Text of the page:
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Articles containing the keyword 'dead trees'.

Category: Research article

article id 479, category Research article
Ken Olaf Storaunet, Jørund Rolstad, Ivar Gjerde, Vegard S. Gundersen. (2005). Historical logging, productivity, and structural characteristics of boreal coniferous forests in Norway. Silva Fennica vol. 39 no. 3 article id 479. https://doi.org/10.14214/sf.479
Conservation of forest biodiversity has brought about an interest in evaluating the naturalness of forests, and to locate and protect semi-natural and old-growth forests in the Fennoscandian countries. However, it is not always clear how natural these forests really are, and how the past management history has affected their present structural composition. We studied the relationships between cut stumps from historical logging activity (50–100 years ago) and forest structural characteristics of today in a total of 385 0.25 ha plots in three boreal coniferous forests which are parts of National Nature Reserves in Norway. We also studied how forest productivity influenced these relationships. In plots with negligible logging impact we found the amount of living trees, dead wood, and size of the oldest trees mainly to increase with increasing productivity, whereas the age of the oldest trees decreased. The amount of deciduous trees was generally low irrespective of productivity. The intensity of logging did not consistently influence most of these forest structural variables, neither at low- nor at high-productive sites. The only consistent relationship in all study areas was a decreasing amount of dead wood with increasing logging intensity at high-productive sites. Also, the decay class distribution of dead wood was more right-skewed (indicating on-going accumulation of dead wood) the more logging had occurred at high-productive sites. Except from the effects on dead wood, previous logging does not show up as a major determinant of other stand structures of today.
  • Storaunet, Norwegian Forest Research Institute, Høgskolevegen 8, NO-1432 Ås, Norway ORCID ID:E-mail: ken.storaunet@skogforsk.no (email)
  • Rolstad, Norwegian Forest Research Institute, Høgskolevegen 8, NO-1432 Ås, Norway ORCID ID:E-mail:
  • Gjerde, Norwegian Forest Research Institute, Fanaflaten 4, NO-5244 Fana, Norway ORCID ID:E-mail:
  • Gundersen, Norwegian Forest Research Institute, Fanaflaten 4, NO-5244 Fana, Norway ORCID ID:E-mail:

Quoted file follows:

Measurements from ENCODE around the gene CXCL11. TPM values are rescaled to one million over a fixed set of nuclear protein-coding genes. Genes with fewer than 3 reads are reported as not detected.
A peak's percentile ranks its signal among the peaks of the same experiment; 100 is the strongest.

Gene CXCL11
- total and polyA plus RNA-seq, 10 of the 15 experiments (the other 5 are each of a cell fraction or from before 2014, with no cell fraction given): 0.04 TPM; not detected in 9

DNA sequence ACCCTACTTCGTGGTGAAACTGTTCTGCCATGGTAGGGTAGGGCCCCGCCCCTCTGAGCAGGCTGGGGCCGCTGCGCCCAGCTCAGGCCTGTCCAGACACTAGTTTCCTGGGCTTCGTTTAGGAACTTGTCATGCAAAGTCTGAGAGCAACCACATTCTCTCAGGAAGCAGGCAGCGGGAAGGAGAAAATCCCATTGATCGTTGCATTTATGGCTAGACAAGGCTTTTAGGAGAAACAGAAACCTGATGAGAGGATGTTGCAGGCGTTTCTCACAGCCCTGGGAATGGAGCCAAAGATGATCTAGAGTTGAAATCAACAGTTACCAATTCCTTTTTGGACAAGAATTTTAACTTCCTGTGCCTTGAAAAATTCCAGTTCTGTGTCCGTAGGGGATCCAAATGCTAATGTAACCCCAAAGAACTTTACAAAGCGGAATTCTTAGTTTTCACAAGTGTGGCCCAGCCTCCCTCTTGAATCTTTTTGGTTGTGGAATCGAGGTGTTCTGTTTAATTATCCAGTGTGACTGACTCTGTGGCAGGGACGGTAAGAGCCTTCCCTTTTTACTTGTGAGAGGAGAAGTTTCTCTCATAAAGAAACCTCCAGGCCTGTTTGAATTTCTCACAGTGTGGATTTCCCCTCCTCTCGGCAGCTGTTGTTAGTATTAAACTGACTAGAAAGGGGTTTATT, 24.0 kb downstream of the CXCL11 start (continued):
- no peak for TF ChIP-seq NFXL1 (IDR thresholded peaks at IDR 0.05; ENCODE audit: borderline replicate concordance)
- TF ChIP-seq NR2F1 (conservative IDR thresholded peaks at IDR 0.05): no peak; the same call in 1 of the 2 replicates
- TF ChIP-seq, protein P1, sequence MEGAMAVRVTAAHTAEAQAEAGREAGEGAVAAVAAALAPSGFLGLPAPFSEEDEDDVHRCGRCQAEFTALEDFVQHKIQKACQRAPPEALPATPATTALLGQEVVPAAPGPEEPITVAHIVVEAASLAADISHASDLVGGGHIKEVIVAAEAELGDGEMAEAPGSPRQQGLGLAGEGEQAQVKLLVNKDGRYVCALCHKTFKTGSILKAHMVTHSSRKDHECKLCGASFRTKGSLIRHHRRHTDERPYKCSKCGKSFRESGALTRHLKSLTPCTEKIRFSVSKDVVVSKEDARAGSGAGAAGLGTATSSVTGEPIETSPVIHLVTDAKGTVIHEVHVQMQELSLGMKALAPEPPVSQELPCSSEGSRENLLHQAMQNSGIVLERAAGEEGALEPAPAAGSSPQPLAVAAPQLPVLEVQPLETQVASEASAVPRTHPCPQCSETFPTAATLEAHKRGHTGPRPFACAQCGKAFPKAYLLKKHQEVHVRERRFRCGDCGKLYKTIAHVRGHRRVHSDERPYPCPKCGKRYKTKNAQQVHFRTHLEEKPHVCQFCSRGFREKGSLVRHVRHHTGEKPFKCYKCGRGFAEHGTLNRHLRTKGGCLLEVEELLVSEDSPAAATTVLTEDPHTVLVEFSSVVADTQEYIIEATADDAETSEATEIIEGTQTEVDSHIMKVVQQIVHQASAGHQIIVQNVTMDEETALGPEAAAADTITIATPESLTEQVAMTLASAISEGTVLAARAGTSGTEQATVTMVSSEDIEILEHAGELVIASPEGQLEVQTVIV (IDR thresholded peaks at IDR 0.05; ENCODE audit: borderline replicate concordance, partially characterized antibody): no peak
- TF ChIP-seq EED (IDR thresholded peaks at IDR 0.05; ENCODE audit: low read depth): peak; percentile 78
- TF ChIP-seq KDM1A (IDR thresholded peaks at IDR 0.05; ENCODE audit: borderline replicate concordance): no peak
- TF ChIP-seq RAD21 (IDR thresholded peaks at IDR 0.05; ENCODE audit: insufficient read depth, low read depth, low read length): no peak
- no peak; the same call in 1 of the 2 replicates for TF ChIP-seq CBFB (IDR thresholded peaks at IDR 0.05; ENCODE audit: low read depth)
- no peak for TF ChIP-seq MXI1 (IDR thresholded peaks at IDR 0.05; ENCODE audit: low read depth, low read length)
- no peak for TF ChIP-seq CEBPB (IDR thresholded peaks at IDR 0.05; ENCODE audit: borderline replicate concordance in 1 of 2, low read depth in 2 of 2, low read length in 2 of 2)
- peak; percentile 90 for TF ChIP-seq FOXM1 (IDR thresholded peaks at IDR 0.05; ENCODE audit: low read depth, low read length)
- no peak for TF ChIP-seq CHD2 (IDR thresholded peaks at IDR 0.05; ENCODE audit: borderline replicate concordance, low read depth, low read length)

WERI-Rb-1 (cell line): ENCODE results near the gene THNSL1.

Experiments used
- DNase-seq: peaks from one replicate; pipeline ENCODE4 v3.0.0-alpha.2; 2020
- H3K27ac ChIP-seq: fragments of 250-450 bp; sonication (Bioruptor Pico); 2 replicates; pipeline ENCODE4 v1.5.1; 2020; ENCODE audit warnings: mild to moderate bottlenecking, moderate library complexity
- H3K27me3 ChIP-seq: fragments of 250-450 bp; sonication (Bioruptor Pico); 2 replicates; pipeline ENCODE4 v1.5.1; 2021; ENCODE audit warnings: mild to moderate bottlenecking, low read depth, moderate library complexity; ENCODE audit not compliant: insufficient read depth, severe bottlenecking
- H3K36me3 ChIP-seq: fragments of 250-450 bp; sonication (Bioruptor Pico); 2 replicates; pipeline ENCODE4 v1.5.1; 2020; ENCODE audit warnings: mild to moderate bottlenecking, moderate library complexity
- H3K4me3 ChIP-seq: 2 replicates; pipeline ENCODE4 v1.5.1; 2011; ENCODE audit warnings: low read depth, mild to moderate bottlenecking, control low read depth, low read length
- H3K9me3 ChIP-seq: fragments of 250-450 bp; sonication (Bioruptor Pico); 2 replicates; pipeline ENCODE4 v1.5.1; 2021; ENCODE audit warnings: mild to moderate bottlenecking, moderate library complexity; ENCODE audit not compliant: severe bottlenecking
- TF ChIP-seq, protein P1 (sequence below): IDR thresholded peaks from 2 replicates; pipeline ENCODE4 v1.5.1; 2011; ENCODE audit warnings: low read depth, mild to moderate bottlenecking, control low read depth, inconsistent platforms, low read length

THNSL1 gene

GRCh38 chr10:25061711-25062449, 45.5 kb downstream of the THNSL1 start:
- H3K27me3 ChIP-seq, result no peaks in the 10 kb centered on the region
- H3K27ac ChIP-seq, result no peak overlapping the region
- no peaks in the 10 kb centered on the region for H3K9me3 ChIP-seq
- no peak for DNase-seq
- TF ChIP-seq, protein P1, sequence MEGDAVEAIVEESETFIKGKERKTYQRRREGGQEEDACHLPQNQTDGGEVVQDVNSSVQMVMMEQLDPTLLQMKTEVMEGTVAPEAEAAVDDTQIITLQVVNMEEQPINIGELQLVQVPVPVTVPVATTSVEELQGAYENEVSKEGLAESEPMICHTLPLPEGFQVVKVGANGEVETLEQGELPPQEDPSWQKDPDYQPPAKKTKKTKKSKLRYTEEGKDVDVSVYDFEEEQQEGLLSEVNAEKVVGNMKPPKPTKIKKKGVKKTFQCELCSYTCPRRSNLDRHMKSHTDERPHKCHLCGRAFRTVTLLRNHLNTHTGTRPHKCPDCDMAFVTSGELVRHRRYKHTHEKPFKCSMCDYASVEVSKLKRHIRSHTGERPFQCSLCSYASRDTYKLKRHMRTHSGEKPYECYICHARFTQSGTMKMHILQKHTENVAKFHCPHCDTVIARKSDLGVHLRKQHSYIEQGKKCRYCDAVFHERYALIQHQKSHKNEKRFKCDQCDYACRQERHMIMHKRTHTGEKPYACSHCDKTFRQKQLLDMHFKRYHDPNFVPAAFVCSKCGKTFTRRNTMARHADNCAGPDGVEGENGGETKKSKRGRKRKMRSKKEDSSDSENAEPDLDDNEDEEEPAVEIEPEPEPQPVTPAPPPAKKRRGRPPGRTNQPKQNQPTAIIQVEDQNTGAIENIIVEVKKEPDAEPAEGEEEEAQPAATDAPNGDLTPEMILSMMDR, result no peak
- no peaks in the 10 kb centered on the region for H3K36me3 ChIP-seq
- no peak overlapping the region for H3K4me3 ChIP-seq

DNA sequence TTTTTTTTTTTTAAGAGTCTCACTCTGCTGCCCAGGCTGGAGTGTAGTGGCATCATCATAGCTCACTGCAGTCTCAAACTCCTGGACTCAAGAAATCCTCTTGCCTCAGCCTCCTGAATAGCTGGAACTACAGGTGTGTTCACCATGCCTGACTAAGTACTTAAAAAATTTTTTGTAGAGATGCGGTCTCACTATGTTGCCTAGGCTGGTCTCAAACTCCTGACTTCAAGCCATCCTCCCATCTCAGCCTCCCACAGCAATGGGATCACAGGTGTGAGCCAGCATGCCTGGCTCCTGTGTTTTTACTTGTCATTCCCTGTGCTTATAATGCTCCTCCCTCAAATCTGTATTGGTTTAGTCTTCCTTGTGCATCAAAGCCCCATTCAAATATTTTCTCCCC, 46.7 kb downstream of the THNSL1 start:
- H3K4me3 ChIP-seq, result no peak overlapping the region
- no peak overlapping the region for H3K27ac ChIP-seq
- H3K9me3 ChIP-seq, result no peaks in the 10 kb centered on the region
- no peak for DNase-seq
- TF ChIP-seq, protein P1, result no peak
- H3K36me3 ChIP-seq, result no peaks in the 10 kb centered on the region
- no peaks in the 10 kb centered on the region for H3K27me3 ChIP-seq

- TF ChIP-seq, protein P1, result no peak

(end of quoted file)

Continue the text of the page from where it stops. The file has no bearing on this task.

article id 675, category Research article
Per Linder, Peter Jonsson, Mats Niklasson. (1998). Tree mortality after prescribed burning in an old-growth Scots pine forest in northern Sweden. Silva Fennica vol. 32 no. 4 article id 675. https://doi.org/10.14214/sf.675
Tree mortality and input of dead trees were studied after a prescribed burning in a forest reserve in northern Sweden. The stand was a multi-layered old-growth forest. The overstorey was dominated by Scots pine (Pinus sylvestris L.) and the understorey consisted of mixed Scots pine and Norway spruce (Picea abies L. Karst.). Ground vegetation was dominated by ericaceous dwarf-shrubs and feathermosses. The stand has been affected by six forest fires during the last 500 years. The prescribed burning was a low intensity surface fire that scorched almost 90% of the ground. Tree mortality for smaller pines and spruces (DBH < 10 cm) was over 80% in the burned parts of the reserve. For larger pines, 10–50 cm DBH, mortality showed a decreasing trend with increasing diameter, from 14% in class 10–20 cm DBH to 1.4% in class 40–50 cm DBH. However, pines with DBH ≥ 50 cm had a significantly higher mortality, 20%, since a high proportion of them had open fire scars containing cavities, caused by fungi and insects, which enabled the fire to burn inside the trunks and hollow them out. The fire-induced mortality resulted in a 21 m3 ha–1 input of dead trees, of which 12 m3 ha–1 consisted of trees with DBH ≥ 30 cm. An increased mortality among larger trees after low-intensity fires has not previously been described in Fennoscandian boreal forests, probably owing to a lack of recent fires in old-growth stands. However, since large pines with open fire scars were once a common feature in the natural boreal forest, we suggest that this type of tree mortality should be mimicked in forestry practices aiming to maintain and restore natural forest biodiversity.
  • Linder, Department of Forest Vegetation Ecology, SLU, S-901 83 Umeå, Sweden ORCID ID:E-mail:
  • Jonsson, Department of Forest Vegetation Ecology, SLU, S-901 83 Umeå, Sweden ORCID ID:E-mail:
  • Niklasson, Southern Swedish Forest Research Centre, SLU, Box 49, S-230 53 Alnarp, Sweden ORCID ID:E-mail:

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